What of the problems often raised about intermittency of wind and solar power? There are many creative solutions out there of which MacKay provides a good sampling. He reminds us that electricity providers have to be geared to handle massive changes in demand; much of the same techniques can be used to manage changes in supply. For example, electric cars, while charging overnight, could be equipped with smart meters that draw power when it’s cheap, and put some back when it’s expensive. Heavy users whose usage is not time-dependent could be scheduled to draw power when it’s plentiful. And of course existing techniques for load management such as pumped storage (sending water uphill when electricity is plentiful; using a downhill flow later to drive a generator) can be scaled up.

There’s too much detail in the book to cover in a short article like this. I strongly recommend that anyone interested in energy alternatives read it. Since he has neatly compartmentalised his solutions, it is relatively easy if you disagree with one to pull it out and replace it by another option. I’ve seen many attempts at covering small parts of the problem. Only a comprehensive approach such as this is really any good. Not only that, MacKay has a fine sense of humour.

I propose we stop worrying about who is right and wrong in the climate change debate (see other articles on this site for some answers to Jenkins’s points), and move as fast as we can to sustainable energy. To do so requires some hard political will, not wishy-washy strategies like charging for pollution permits then giving most of the money back to the big polluters. If we get this right, we will be insulated from damaging swings in energy commodity prices. Should the worst predictions of climate change turn out to be true, we will be well on the way towards a clean energy economy. If not, we will be a bit ahead of where we need to be when fossil fuels start to run out and become really expensive. All three ways, we win.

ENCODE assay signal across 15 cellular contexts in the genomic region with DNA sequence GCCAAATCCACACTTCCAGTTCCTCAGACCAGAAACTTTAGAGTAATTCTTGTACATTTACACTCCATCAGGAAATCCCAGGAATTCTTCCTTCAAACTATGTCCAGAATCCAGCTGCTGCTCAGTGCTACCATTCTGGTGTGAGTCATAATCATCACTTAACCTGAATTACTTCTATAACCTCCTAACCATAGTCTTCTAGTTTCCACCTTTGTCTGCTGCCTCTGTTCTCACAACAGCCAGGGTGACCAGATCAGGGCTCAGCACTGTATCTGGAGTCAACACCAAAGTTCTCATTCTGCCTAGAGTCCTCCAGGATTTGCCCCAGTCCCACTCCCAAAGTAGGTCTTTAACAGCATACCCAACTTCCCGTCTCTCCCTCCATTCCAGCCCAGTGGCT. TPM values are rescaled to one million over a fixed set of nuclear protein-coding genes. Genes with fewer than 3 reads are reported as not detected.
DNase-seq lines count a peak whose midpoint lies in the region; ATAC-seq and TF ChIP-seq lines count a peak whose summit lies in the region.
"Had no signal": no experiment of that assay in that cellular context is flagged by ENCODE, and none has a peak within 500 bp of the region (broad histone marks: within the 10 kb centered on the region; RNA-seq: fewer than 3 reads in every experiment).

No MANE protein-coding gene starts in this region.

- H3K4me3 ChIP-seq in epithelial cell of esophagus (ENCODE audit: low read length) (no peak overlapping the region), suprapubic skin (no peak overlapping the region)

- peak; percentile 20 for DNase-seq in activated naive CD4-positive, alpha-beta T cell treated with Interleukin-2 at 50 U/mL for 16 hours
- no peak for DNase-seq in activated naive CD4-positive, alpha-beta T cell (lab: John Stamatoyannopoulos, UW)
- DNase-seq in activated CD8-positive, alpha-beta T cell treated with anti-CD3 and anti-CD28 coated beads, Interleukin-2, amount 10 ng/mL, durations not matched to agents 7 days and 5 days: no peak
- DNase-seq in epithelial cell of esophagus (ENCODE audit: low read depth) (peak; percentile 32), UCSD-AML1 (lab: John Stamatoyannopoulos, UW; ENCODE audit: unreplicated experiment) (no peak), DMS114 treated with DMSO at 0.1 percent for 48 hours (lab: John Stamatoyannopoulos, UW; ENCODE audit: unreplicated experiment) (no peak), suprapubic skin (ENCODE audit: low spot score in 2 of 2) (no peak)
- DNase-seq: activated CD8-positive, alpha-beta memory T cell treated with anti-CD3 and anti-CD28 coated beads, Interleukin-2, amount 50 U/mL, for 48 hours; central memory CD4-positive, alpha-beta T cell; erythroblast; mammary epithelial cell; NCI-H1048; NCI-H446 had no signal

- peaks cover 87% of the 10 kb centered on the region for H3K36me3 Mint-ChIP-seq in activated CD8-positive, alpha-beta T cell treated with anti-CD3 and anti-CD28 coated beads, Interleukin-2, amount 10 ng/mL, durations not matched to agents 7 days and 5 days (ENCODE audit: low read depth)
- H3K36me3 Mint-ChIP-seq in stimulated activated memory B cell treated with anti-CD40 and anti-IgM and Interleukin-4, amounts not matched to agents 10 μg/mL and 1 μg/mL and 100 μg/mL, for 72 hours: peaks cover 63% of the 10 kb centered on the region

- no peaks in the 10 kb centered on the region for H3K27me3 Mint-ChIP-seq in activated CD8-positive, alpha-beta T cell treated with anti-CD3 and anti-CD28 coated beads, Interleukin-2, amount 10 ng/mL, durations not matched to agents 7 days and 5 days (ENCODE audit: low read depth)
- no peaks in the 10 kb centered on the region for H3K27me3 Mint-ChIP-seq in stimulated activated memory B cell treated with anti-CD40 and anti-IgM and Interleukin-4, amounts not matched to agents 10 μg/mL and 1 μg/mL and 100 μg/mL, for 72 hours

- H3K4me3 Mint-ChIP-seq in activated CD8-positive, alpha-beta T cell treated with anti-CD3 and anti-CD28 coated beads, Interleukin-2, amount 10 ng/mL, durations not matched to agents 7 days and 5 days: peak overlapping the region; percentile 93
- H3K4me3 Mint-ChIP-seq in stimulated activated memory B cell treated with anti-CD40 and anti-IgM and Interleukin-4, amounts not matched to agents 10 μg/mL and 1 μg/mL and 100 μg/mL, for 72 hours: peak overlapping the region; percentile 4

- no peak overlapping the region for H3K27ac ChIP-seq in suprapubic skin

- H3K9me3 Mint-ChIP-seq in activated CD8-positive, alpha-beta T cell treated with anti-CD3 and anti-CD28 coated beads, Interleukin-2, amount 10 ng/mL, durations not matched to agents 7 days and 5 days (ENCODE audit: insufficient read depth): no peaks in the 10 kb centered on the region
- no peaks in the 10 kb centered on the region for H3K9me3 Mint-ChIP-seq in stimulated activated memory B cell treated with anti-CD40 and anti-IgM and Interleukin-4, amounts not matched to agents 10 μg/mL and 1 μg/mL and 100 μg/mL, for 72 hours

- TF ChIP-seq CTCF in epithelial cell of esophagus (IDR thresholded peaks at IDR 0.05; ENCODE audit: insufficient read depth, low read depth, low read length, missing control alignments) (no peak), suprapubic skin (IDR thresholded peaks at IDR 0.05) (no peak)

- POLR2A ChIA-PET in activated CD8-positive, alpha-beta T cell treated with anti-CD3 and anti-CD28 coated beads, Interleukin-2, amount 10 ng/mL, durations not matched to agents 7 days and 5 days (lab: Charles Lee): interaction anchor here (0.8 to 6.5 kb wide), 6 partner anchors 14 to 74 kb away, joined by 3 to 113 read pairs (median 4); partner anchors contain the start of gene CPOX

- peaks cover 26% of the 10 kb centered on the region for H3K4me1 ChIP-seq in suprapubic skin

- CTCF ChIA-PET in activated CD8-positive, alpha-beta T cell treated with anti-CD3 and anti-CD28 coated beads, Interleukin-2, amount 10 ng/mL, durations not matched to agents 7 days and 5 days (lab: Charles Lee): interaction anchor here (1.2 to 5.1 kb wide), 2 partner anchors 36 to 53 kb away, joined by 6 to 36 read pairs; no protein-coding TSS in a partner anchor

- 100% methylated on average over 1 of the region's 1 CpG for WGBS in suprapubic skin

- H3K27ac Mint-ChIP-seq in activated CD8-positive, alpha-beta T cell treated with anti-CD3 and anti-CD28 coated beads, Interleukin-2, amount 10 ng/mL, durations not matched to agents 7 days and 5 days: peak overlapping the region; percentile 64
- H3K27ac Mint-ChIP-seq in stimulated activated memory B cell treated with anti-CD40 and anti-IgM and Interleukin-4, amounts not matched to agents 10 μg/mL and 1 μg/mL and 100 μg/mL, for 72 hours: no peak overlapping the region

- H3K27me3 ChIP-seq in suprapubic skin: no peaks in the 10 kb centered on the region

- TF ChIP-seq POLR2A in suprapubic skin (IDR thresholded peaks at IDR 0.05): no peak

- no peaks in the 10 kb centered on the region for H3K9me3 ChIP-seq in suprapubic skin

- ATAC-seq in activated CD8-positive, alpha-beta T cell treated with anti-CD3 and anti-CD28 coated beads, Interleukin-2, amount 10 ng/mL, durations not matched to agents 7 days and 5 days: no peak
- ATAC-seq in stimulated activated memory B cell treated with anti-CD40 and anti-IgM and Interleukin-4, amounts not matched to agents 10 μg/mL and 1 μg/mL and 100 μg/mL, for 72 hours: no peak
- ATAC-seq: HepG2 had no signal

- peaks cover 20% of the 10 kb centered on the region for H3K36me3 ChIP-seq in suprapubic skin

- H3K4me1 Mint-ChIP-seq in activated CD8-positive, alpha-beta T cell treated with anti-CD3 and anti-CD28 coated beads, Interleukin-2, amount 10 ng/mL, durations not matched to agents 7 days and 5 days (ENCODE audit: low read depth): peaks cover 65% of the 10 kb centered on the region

Also published at Online Opinion.


Greig said...

Hi again Philip.

I read McKay’s essay with interest. I am wondering how thoroughly you have read it, since you only acknowledge solar energy as the answer, when in fact McKay insists on several requirements in order to sustain energy supply.

McKay’s conclusion is to

1. electrify transport - this reduces oil consumption in favour of electricity production.
2. use heat pumps for air and water heating.
3. use clean coal and nuclear electricity – this translates into “use nuclear electricity” because clean coal doesn’t exist, and besides he advises it is only a “stop-gap” as coal will run out relatively quickly.
4. transmit renewable energy from other countries (eg solar power from deserts) – no mention is made of the enormous cost of this, in particular the cost of HVDC transmission systems.

It should be noted that McKay’s conclusion on more efficient heating does not apply to a country like Australia where air-conditioning for cooling is the main energy drain. Heat pumps can work in reverse, and underground water storage may have real benefits in Australia. But until an analysis of costs are done, such solutions are just dreams.

McKay’s ultimate conclusion is this: Renewables cannot provide enough energy to satisfy current or future demand. But he concludes that nuclear fission (fast breeders with seawater extraction) can provide enough energy for all humans on the planet, and represents a major part of a sustainable long term solution.

McKay addresses the issue of intermittency in renewable energy by

1. promoting the notion of pumped storage. (highly inefficient, dependent on hydro resource availability - which Australia lacks)
2. suggesting that more geographically separated plants reduces the impact of intermittency (misleading)